Free software community

The free software community is an informal term referring to the users and developers of free software as well as supporters of the free software movement. [Some examples showing that, and how, "free software community" is used:
*cite web
title=Building a free software community in a PC Garage

*cite web
title=Big challenges for the Free Software Community
quote=The “character” I like most about the free software community is that it is not afraid of setting itself audacious goals...
publisher=Mark Shuttleworth

*cite web
title=Sun 'distorts' definition of free software
quote=Sun's president Jonathan Schwartz has angered some in the free software community by appearing to misrepresent what open source is.

*cite web
title=The Free Software Community After 20 Years: With great but incomplete success, what now?
publisher=Free Software Foundation

*cite web
title=Debian Social Contract
quote=The Debian Free Software Guidelines (DFSG) ... has been adopted by the free software community

*cite web
title=Message to the Linux and Free Software Community Regarding the SCO Denial-of-Service Virus
publisher=Bruce Perens

*cite web
title=Let's reward corporations that embrace Free Software
quote=The Free Software community is without a doubt today an important part of the overall IT business ecosystem...
] The free software community is sometimes also called the "open-source community" [Example of the FS and OS terms being interchangeable:
*cite web
title=Announcement: "Free software" instead of "open source"!
quote=This site is about building a stronger community around free software movement and open source movement ... Both movements form the same community...
] . The Linux community is a subset of the free software community.


When the free software movement began in 1983, the community of users was mostly academics and computer programmers.

In the late 1990s, as free software became easier to use, many companies became users, distributors, and developers of free software.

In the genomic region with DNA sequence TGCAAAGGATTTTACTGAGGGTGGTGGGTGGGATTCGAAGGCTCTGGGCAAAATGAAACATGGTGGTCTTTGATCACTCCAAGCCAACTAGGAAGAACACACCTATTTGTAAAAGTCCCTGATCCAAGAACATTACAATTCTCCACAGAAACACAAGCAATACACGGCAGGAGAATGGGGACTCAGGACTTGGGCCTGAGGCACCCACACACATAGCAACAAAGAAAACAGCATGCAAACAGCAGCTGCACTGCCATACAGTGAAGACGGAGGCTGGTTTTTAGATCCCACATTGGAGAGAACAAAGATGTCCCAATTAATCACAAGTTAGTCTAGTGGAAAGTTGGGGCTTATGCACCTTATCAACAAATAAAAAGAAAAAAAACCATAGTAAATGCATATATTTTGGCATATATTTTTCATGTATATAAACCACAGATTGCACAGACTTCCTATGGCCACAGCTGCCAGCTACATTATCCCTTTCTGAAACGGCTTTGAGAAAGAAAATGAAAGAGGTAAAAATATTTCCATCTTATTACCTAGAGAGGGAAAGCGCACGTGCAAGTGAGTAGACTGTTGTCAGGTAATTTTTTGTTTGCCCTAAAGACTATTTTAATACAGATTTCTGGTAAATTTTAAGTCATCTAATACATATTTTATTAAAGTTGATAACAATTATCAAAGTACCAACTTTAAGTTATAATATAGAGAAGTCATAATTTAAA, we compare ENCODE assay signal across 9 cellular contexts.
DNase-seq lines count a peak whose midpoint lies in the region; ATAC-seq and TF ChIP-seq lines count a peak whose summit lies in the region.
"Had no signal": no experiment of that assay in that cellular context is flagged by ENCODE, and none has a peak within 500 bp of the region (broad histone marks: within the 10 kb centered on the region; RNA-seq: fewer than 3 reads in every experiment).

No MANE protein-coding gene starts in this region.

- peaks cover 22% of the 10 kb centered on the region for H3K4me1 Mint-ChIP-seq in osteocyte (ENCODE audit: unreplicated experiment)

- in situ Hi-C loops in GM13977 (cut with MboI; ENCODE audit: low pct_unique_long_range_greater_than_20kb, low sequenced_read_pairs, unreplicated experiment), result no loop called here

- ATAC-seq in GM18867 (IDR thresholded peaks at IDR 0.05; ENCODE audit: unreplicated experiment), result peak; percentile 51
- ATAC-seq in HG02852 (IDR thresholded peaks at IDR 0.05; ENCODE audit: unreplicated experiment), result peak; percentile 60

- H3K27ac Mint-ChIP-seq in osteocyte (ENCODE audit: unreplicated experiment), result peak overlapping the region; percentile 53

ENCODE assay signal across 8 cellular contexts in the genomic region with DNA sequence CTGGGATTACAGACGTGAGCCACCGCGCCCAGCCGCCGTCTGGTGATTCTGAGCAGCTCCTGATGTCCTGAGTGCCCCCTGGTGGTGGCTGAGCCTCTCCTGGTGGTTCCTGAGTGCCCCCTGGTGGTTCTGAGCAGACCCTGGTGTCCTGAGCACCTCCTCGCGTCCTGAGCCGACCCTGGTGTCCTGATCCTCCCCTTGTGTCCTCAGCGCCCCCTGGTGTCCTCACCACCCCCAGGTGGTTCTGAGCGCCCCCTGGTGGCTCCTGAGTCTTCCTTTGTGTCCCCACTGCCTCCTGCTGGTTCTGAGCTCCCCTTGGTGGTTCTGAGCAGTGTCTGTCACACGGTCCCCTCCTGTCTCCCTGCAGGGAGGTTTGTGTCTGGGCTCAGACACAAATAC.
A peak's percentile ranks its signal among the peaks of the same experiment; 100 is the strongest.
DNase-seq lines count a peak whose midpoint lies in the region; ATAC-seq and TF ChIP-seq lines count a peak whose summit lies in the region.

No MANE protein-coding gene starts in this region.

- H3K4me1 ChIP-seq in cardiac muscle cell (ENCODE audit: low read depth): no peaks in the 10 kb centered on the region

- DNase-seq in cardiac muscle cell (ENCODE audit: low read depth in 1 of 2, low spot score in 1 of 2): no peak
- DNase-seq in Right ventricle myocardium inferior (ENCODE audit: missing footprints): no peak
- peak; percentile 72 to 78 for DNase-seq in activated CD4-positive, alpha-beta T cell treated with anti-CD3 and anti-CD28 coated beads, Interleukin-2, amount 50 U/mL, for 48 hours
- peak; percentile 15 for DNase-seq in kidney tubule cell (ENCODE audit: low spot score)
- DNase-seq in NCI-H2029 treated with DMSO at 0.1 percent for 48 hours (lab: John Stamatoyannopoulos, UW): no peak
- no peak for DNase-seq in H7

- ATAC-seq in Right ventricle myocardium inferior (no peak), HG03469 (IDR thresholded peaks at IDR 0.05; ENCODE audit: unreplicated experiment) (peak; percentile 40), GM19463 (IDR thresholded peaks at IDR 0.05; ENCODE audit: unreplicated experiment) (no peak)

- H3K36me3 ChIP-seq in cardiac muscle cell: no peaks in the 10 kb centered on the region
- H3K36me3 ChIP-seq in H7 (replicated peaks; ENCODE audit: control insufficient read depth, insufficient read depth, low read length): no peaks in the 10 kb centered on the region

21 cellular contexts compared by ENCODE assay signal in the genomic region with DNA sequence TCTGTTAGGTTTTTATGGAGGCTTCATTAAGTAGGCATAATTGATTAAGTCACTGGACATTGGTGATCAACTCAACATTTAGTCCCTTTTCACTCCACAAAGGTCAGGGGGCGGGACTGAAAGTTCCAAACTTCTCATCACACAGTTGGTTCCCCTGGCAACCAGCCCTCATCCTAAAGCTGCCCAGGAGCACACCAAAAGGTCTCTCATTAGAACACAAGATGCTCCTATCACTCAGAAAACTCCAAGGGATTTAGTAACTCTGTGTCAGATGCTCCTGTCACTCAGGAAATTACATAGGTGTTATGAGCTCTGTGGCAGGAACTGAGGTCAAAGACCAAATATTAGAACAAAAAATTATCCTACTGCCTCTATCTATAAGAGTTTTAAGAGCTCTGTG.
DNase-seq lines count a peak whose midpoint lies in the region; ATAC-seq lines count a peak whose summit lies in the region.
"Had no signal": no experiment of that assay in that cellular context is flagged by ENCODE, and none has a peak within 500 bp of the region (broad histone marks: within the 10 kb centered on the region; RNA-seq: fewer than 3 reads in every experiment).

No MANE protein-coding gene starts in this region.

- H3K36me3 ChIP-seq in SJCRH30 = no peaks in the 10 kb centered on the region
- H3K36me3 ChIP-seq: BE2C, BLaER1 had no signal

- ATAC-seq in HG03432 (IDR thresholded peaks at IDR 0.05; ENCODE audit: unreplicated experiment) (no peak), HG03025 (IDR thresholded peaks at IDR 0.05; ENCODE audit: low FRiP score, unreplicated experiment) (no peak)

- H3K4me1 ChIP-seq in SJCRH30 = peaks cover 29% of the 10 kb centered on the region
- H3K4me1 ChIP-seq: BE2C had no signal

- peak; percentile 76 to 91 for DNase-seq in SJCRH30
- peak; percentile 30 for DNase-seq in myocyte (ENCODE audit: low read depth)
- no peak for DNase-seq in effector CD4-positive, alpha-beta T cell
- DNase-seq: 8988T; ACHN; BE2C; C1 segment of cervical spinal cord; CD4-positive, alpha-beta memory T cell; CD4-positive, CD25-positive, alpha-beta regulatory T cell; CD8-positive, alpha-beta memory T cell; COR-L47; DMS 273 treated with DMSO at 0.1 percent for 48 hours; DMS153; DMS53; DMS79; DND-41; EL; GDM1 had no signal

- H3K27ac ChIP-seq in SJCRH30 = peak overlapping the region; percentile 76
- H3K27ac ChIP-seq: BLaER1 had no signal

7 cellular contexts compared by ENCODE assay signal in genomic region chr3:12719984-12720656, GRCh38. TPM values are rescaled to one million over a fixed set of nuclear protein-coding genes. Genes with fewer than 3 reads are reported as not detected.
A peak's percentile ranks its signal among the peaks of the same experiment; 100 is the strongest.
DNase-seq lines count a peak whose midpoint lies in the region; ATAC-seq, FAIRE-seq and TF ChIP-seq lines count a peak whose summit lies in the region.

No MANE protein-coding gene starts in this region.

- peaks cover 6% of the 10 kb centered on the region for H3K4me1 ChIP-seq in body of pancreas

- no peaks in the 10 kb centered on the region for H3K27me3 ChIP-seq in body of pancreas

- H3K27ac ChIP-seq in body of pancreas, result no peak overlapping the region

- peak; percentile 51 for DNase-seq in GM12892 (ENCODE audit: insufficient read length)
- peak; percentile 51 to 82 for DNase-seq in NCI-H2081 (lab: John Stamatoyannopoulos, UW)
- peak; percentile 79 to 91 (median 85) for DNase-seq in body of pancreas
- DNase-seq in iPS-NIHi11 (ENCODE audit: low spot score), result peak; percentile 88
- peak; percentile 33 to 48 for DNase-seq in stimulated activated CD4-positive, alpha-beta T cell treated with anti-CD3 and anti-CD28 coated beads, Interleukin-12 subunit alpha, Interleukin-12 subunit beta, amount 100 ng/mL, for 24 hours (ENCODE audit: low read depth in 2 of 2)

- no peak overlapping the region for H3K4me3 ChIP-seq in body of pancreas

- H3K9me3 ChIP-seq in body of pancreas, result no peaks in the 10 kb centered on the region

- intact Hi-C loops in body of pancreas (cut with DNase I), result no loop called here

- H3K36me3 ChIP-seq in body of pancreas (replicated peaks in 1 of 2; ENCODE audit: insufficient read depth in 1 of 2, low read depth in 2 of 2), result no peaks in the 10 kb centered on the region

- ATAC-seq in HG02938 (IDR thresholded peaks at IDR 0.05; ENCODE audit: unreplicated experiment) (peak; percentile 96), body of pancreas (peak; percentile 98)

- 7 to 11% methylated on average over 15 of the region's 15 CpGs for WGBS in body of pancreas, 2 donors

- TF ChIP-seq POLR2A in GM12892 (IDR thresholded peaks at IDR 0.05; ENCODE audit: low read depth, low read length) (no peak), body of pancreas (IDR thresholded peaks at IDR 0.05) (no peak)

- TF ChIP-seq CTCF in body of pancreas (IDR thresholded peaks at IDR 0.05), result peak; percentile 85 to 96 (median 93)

Communication structure

Most communication is done over the Internet via mailing lists, wikis and forums, and some is done at conferences. This can also be seen in the widespread use of the collaborative software development model.

Well known websites which the free software community participate in are Slashdot, LWN, and Newsforge, although these are not exclusively used by the free software community.

Conferences include GUADEC, aKademy, FOSDEM, FISL, LinuxTag, and LinuxWorld Conference and Expo.

Recognisable characteristics

Some values which are nearly universal--as universal as values can be in a community of millions--are the preference for public discussion of technical matters, and opposition to software patents and parts of the DMCA. See software patents and free software.


Some arguments take on the fervor of "religious wars", such as the technical disputes from the 80s and early 90s over which text editor is better, Emacs or Vi/Vim, or even what "version" of a text editor is superior, GNU Emacs vs Xemacs.

Other conflicts exist over naming. These can occur because of differing opinions on historical accuracy, philosophical background or credit, such as the alternative terms for free software and the GNU/Linux naming controversy. And they can be caused by a conflict of business models and the use of trademarks, as is the case for the Naming conflict between Debian and Mozilla.

Companies entering the community

With the success of free software such as Linux, Apache HTTP Server, Mozilla Firefox, and, many companies have begun interacting with the free software community. Difficulties include the choice of free software licences, and the selection of what software will be released as free software.

An example of a relatively successful entry to the free software community is Sun Microsystems' July 19, 2000 release of the Star Office source code under the GNU Lesser General Public License and the successive development of on this foundation.Fact|date=February 2007 This move was warmly received by the community since it did not have a mature office suite at the time. Sun's use of the community's preferred licence was also welcome, because it allowed source code to be shared with other projects.

An example of a more difficult entry was that of Real Networks. Real Networks wrote their own licence, and released only parts of their software suite. Most notably, the codec—the software needed to view Real Video files—was not released.

See also

* Free software movement
* International Free Software Congress
* Wikipedia community
* Linux User Group


External links

* [ The Free Software Community After 20 Years] , by Richard Stallman
* [ International Workshop on Emerging Trends in FLOSS Research and Development] , 21 May 2007 - joined with ICSE 2007
* [ Debian related free software surveys]

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